Debris eBook

This eBook from the Gutenberg Project consists of approximately 51 pages of information about Debris.

MYSTERY OF CARMEL.

The Mission floor was with weeds o’ergrown,
And crumbling and shaky its walls of stone;
Its roof of tiles, in tiers and tiers,
Had stood the storms of a hundred years. 
An olden, weird, medieval style
Clung to the mouldering, gloomy pile,
And the rhythmic voice of the breaking waves
Sang a lonesome dirge in its land of graves. 
As I walked in the Mission old and gray—­
    The Mission Carmel at Monterey.

An ancient owl went fluttering by,
Scared from his haunt.  His mournful cry
Wakened the echoes, till roof and wall
Caught and re-echoed the dismal call
Again and again, till it seemed to me
Some Jesuit soul, in mockery—­
Stripped of rosary, gown, and cowl—­
Haunted the place, in this dreary owl. 
Surely I shivered with fright that day,
Alone in the Mission, old and gray—­
    The Mission Carmel at Monterey.

Near the chapel vault was a dungeon grim,
And they say that many a chanted hymn
Has rung a knell on the moldy air
For luckless errant prisoned there,
As kneeling monk and pious nun
Sang orison at set of sun. 
A single window, dark and small,
Showed opening in the heavy wall,
Nor other entrance seemed attained
That erst had human footstep gained. 
I paused before the uncanny place
And peered me into its darksome space. 
Had it of secret aught to tell,
That locked up darkness kept it well. 
I turned, and lo! by my side there stood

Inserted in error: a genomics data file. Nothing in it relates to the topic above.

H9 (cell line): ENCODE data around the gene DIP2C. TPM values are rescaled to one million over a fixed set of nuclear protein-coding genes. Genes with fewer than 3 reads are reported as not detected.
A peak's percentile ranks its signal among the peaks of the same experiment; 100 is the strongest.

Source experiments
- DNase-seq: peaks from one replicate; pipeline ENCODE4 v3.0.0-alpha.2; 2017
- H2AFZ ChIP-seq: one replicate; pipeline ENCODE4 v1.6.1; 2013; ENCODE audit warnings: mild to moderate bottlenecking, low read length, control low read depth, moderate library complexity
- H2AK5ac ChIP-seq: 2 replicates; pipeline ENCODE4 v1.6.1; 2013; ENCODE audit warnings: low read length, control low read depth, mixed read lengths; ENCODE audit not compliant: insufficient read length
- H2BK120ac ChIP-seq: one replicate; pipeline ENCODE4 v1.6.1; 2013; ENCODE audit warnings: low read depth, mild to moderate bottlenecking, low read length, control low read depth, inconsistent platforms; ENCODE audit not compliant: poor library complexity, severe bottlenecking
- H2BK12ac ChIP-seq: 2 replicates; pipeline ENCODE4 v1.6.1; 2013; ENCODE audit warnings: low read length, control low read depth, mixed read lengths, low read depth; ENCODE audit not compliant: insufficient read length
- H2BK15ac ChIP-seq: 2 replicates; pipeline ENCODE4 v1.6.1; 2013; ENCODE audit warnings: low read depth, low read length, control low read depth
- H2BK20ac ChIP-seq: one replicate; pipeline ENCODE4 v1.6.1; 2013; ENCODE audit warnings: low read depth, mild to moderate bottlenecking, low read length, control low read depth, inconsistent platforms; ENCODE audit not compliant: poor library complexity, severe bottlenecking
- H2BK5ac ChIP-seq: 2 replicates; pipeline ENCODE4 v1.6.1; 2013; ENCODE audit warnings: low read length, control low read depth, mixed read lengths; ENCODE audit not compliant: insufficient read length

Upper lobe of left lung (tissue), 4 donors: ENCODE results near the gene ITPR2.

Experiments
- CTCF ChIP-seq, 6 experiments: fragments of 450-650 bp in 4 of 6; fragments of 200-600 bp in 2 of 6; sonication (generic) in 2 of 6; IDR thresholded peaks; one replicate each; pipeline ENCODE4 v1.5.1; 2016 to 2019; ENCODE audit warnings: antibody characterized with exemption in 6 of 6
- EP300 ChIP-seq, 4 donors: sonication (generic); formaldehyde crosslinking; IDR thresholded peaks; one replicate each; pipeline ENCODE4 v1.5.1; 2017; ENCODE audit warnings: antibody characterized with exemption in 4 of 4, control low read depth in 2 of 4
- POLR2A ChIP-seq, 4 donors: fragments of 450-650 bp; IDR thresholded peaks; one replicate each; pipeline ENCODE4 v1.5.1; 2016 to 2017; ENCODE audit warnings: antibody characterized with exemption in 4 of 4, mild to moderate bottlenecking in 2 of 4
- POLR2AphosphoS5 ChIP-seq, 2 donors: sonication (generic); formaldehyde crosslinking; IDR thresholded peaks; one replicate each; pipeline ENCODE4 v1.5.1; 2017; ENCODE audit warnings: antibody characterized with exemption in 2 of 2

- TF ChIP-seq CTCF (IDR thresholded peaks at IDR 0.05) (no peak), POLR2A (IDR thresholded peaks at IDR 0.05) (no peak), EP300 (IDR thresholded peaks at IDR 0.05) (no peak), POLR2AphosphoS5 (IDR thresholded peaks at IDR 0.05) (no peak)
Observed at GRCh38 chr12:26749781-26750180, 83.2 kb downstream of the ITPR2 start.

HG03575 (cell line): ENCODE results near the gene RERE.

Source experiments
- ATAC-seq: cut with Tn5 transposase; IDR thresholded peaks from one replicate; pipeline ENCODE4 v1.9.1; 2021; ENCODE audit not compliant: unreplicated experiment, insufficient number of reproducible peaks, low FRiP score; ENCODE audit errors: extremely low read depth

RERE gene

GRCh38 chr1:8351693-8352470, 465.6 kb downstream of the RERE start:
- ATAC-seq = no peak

A being of strangest naturehood. 
Startled, I glanced him o’er and o’er,
Wondering I noted him not before. 
His form was stooped with the weight of years,
And on his cheek was a trace of tears;
Over all his face a shade of pain
That deepened and vanished, and came again. 
Fixed he his woeful eyes on me—­
Through my very soul they seemed to see. 
And lightly he laid his hand on mine—­
His hand was cold as the vestal shrine. 
“’Tis haunted,” he said, “haunted, and he
Who dares at night-noon go with me
To this cursed place, by phantoms trod,
Must fear not devil, man, nor God.” 
“Tell me the story,” I cried, “tell me!”
And frightened was I at my bravery. 
A curious smile his thin lips curved,
That well had my bravery unnerved. 
And this is the story he told that day
To me in the Mission old and gray—­
    The Mission Carmel at Monterey.

“Each midnight, since have seventy years
Begun their cycle around the spheres,
Two faces have looked from that window there. 
One is a woman’s, young and fair,
With tender eyes and floating hair. 
Love, and regret, and dumb despair,
Are told in each tint of the fair sweet face. 
The other is crowned with a courtly grace,
Gazing, with all a lover’s pride,
On the beautiful woman by his side. 
Anon! a change flits o’er his mien,

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Project Gutenberg
Debris from Project Gutenberg. Public domain.
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